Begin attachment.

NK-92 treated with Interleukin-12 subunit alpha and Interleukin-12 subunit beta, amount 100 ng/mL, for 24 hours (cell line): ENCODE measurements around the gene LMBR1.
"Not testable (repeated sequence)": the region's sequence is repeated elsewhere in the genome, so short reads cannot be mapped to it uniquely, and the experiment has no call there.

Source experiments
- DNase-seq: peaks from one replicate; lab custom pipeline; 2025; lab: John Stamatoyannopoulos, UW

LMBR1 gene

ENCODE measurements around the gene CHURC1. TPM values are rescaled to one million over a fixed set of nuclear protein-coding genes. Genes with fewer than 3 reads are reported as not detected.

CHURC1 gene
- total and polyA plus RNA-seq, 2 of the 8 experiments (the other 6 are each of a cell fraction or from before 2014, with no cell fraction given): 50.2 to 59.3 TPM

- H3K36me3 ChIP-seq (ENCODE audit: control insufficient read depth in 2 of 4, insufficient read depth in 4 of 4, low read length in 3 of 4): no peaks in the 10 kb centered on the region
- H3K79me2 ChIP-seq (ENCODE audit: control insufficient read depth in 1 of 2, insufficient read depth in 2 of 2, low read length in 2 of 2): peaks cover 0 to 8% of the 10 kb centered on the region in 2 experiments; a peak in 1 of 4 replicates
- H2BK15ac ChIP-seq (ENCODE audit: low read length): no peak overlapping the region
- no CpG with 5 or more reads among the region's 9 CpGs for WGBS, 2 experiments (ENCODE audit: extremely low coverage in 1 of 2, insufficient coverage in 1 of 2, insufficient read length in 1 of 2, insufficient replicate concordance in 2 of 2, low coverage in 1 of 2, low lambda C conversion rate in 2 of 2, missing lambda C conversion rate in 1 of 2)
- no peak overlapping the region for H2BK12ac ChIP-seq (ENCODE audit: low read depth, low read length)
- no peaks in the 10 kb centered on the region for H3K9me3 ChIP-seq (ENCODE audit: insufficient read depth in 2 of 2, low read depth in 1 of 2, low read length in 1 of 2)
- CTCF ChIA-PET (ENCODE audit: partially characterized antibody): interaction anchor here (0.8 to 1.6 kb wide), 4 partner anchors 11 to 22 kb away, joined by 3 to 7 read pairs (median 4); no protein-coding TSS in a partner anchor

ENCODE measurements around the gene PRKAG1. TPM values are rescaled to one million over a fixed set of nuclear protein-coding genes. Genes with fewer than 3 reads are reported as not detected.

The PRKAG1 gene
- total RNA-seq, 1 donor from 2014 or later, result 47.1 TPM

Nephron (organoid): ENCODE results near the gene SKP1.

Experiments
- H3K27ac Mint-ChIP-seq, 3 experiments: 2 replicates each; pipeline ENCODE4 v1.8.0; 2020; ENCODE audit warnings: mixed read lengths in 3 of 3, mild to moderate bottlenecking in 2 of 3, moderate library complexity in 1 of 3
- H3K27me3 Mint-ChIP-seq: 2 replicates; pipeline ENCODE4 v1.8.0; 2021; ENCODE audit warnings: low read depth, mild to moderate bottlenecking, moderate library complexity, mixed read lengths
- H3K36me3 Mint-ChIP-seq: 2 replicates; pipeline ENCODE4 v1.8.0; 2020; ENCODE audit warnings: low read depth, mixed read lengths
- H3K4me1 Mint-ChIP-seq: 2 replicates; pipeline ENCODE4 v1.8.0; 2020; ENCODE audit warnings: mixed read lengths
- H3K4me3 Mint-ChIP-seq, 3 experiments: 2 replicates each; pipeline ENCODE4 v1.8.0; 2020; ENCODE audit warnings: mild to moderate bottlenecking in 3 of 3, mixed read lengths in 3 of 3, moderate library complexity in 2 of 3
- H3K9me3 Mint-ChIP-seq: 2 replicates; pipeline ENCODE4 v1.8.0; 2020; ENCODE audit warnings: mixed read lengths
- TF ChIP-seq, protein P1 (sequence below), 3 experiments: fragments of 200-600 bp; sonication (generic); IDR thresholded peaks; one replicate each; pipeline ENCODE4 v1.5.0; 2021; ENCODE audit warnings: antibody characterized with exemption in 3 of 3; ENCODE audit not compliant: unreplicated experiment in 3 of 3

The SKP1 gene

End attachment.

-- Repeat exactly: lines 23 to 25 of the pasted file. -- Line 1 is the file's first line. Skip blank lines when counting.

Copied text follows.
- H3K36me3 Mint-ChIP-seq: 2 replicates; pipeline ENCODE4 v1.8.0; 2020; ENCODE audit warnings: low read depth, mixed read lengths
- H3K4me1 Mint-ChIP-seq: 2 replicates; pipeline ENCODE4 v1.8.0; 2020; ENCODE audit warnings: mixed read lengths
- H3K4me3 Mint-ChIP-seq, 3 experiments: 2 replicates each; pipeline ENCODE4 v1.8.0; 2020; ENCODE audit warnings: mild to moderate bottlenecking in 3 of 3, mixed read lengths in 3 of 3, moderate library complexity in 2 of 3